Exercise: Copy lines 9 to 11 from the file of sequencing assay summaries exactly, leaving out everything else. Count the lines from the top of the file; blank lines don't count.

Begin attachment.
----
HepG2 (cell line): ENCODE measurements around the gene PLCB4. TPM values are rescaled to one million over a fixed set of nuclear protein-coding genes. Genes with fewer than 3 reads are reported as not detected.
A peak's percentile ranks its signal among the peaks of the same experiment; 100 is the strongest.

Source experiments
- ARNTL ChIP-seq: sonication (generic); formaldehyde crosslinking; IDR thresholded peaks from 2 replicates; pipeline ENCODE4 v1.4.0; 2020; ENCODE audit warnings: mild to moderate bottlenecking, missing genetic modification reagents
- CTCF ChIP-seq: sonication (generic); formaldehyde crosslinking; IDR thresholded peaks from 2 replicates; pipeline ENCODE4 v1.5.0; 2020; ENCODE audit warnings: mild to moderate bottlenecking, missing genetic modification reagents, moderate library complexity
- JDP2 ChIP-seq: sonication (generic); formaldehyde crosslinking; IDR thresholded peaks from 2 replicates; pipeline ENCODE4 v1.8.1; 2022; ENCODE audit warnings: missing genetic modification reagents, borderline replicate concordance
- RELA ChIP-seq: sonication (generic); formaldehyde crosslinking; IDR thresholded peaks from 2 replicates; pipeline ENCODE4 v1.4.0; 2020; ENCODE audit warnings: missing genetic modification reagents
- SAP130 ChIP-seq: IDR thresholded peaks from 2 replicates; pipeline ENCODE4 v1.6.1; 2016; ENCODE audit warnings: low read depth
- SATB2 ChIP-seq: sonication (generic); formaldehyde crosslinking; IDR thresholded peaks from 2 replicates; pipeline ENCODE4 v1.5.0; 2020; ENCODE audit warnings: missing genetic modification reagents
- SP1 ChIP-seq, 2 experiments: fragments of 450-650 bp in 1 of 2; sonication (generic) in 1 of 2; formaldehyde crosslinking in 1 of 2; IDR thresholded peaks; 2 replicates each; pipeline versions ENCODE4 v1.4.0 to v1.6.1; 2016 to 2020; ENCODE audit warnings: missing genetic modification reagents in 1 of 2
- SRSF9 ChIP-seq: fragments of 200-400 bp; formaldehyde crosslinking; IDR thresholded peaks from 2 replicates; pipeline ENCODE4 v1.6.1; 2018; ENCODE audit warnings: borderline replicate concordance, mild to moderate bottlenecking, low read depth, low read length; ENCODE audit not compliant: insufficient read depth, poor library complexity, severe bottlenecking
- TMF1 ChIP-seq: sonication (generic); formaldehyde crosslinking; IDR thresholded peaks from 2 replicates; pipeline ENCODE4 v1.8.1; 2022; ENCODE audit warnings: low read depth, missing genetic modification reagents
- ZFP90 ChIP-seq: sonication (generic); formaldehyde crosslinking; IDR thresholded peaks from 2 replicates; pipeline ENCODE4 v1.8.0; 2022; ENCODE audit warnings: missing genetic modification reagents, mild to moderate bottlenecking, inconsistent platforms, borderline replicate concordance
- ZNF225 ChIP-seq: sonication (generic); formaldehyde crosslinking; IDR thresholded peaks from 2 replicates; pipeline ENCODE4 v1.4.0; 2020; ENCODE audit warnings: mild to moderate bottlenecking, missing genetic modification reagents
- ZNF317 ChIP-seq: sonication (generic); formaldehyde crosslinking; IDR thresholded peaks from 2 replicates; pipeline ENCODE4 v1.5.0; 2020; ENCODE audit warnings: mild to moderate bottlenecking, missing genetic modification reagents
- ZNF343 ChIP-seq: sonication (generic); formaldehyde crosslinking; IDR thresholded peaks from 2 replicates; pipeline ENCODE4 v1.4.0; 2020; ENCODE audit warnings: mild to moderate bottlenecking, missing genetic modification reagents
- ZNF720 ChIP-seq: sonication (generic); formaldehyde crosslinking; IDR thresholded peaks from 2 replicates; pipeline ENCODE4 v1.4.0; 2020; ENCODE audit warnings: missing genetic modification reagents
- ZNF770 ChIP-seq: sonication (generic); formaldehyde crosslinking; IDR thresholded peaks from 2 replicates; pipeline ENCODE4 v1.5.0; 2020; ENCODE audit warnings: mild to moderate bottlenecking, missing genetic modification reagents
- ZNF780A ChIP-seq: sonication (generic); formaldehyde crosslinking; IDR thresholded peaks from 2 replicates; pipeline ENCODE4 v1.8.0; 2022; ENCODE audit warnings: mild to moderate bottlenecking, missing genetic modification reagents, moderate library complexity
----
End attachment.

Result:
- SATB2 ChIP-seq: sonication (generic); formaldehyde crosslinking; IDR thresholded peaks from 2 replicates; pipeline ENCODE4 v1.5.0; 2020; ENCODE audit warnings: missing genetic modification reagents
- SP1 ChIP-seq, 2 experiments: fragments of 450-650 bp in 1 of 2; sonication (generic) in 1 of 2; formaldehyde crosslinking in 1 of 2; IDR thresholded peaks; 2 replicates each; pipeline versions ENCODE4 v1.4.0 to v1.6.1; 2016 to 2020; ENCODE audit warnings: missing genetic modification reagents in 1 of 2
- SRSF9 ChIP-seq: fragments of 200-400 bp; formaldehyde crosslinking; IDR thresholded peaks from 2 replicates; pipeline ENCODE4 v1.6.1; 2018; ENCODE audit warnings: borderline replicate concordance, mild to moderate bottlenecking, low read depth, low read length; ENCODE audit not compliant: insufficient read depth, poor library complexity, severe bottlenecking